Pritzker uses amendatory veto to fix ethics reform measure

Gov. J.B. Pritzker on Friday issued an amendatory veto to an ethics reform bill that passed the General Assembly in the final days of the spring session, saying the bill is a “first step” toward restoring the public’s trust in government.

Pritzker corrected what he called a drafting error in the bill that “inadvertently confuses the clear authority that the [Executive Inspectors General] have under current law.”

Under the bill sent to Pritzker, the powers of the inspector general were muddied by a line that said the governmental watchdog wouldn’t need the advance approval of the Executive Ethics Commission to initiate investigations of wrongful conduct in the executive branch. The office has never needed that approval and removing it will clear up what the office can and cannot do.

The governor said in a statement passing “real, lasting ethics reform was a top priority” going into the 2020 legislative session, and he’s “pleased” with the package that passed.

“We must restore the public’s trust in our government and this legislation is a necessary first step to achieve that goal,” Pritzker said. “I remain committed to making further advancements so the well-connected and well-protected cannot work the system to the detriment of working families across Illinois.”

Gov. J.B. Pritzker speaks during a news conference at the Thompson Center on Thursday.

Gov. J.B. Pritzker speaks during a news conference at the Thompson Center on Thursday.
Ashlee Rezin/Sun-Times

The legislation must now return to the General Assembly, so members in both chambers can vote to approve or reject the governor’s changes.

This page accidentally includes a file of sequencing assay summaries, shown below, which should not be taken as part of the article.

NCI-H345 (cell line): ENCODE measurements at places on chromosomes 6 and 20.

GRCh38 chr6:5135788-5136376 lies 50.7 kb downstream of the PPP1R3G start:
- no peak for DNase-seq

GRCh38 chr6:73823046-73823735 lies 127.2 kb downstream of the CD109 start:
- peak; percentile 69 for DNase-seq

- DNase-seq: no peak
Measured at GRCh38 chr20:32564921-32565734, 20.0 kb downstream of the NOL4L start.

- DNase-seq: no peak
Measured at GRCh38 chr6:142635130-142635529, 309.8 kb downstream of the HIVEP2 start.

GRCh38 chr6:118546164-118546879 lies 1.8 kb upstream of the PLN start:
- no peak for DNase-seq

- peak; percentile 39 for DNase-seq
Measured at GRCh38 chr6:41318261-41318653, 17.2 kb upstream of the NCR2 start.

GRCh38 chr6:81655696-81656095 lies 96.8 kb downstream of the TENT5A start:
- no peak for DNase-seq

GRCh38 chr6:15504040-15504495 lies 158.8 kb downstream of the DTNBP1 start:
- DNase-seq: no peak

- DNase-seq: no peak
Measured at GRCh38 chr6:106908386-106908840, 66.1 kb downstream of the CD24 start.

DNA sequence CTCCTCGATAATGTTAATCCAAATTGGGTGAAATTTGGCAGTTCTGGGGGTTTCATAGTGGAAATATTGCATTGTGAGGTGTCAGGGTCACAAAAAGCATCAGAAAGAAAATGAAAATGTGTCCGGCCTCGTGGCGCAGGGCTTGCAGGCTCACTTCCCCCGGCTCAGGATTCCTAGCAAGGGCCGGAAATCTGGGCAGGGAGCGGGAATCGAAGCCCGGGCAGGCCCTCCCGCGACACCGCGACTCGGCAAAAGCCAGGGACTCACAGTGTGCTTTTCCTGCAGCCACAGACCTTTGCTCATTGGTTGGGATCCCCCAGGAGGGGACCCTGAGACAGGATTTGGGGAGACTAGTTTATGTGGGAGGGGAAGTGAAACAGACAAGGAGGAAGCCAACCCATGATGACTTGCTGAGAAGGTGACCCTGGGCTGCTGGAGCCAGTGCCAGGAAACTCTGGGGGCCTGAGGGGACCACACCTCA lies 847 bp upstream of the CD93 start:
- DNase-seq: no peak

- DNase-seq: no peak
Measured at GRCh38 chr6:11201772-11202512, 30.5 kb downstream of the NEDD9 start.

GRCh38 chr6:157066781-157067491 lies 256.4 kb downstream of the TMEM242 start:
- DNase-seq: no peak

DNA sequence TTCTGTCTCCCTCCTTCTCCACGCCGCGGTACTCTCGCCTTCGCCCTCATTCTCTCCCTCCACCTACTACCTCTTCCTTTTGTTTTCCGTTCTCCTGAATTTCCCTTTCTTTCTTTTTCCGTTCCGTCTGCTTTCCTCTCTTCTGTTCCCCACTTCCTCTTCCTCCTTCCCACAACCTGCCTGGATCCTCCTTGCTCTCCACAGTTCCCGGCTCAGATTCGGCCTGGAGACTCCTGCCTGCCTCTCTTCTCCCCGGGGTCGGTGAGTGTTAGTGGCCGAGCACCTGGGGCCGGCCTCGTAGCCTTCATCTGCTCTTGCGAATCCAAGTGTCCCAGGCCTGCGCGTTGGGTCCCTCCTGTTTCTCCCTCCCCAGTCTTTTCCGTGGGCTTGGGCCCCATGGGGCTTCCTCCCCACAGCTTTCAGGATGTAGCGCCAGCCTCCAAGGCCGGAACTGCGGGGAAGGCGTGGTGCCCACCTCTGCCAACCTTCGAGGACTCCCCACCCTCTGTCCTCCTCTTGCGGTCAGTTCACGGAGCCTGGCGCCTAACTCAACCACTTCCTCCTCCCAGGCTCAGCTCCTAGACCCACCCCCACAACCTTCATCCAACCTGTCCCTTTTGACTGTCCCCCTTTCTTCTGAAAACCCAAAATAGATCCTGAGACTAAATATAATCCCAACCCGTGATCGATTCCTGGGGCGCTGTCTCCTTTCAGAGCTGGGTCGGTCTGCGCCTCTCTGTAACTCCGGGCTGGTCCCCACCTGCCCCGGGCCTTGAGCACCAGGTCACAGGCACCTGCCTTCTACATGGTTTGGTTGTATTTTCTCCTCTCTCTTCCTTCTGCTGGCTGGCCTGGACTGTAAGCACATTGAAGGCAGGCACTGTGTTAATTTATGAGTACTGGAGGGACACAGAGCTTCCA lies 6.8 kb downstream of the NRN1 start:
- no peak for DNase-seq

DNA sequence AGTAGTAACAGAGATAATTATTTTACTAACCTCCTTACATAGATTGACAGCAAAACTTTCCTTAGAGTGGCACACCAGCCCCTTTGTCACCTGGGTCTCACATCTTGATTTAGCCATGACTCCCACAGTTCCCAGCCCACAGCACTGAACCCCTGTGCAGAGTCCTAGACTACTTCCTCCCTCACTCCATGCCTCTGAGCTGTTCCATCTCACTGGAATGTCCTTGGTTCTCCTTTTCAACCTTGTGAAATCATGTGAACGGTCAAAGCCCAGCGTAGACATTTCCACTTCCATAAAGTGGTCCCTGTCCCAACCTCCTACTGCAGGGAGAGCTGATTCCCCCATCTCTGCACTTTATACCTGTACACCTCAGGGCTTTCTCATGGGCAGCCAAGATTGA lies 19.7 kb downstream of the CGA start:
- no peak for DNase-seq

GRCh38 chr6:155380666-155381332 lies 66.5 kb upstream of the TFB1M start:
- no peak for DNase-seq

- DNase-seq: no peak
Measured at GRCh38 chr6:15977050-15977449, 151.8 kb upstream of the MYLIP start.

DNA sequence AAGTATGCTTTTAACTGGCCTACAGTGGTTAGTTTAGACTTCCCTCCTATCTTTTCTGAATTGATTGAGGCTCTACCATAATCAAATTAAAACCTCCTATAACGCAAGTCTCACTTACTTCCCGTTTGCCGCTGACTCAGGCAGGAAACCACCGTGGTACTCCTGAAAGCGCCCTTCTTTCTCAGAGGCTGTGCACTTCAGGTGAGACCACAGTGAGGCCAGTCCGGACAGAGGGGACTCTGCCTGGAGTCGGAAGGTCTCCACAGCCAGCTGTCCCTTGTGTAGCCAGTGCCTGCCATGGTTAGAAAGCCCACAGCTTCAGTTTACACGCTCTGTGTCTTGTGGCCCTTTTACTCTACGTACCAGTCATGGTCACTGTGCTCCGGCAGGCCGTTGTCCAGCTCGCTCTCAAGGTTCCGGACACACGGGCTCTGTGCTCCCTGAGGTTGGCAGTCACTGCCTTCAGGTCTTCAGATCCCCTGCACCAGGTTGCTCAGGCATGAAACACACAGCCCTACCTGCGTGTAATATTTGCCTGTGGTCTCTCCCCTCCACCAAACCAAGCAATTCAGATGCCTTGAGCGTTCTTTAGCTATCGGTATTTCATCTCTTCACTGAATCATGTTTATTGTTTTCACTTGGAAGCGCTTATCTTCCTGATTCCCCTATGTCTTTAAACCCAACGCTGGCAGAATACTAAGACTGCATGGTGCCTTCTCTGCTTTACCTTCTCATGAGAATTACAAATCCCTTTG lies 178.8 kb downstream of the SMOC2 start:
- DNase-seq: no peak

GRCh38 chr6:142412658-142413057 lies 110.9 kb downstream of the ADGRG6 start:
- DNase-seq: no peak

The bill includes rules banning legislators, executive branch constitutional officers and elected or appointed county, municipal and township officials from being paid for lobbying; increases transparency by expanding who must register as a lobbyist and enhances “revolving door” provisions in the state’s executive branch and creates rules in the legislative branch to limit former legislators becoming lobbyists.

State Sen. Ann Gillespie, D-Arlington Heights, was a lead sponsor of the legislation in her chamber. She said the measure “offers bipartisan solutions to target some of the worst abuses of power in our state’s history.

“Our plan closes many of the loopholes that have allowed bad actors to game the system for decades,” she said in a statement. “Our bipartisan team on the Senate Ethics Committee stands ready to continue this vital work to make our government work for everyone, not just a powerful few.”

Some felt the bill didn’t go far enough.

Before the legislation passed the House in late May, state Rep. Avery Bourne, R-Morrisonville, said she was “really disappointed” with it.

State Rep. Avery Bourne, R-Morrisonville, at a news conference at the Bank of Springfield Center in January.

State Rep. Avery Bourne, R-Morrisonville, at a news conference at the Bank of Springfield Center in January.

“If we are going to show the public that they can have a renewed sense of trust in state government, we’ve got to do something a whole heck of a lot better than this watered-down, diluted — and I think, in some instances, really deceptive — ethics reform,” she said at the time.

Other Republican lawmakers also spoke against the bill, but it passed with only five ‘no’ votes in the House and no members voting against it in the Senate.

Outgoing legislative Inspector General Carol Pope said legislators actually restricted her powers in the bill in a letter announcing her resignation in July.

Calling her role “essentially a paper tiger” she wrote that her powers were limited by the provision requiring someone to file a complaint before she can start an investigation. If public allegations are made, but no complaint is filed, the legislative inspector general would not be able to initiate an investigation.

Pope, who was responsible for rooting out wrongdoing in the legislative branch, also wrote that she testified in front of the Joint Commission on Ethics and Lobbying Reform in spring, offering ideas that she wanted to see implemented, but none of her suggestions were adopted.

“When I took this job as the Legislative Inspector General, I thought I might be able to make a difference working from the inside,” Pope wrote in her two-page resignation letter.

“I thought I could be useful in improving the public’s view of the legislature and help bring about true ethics reform. Unfortunately, I have not been able to do so. This last legislative session demonstrated true ethics reform is not a priority.”

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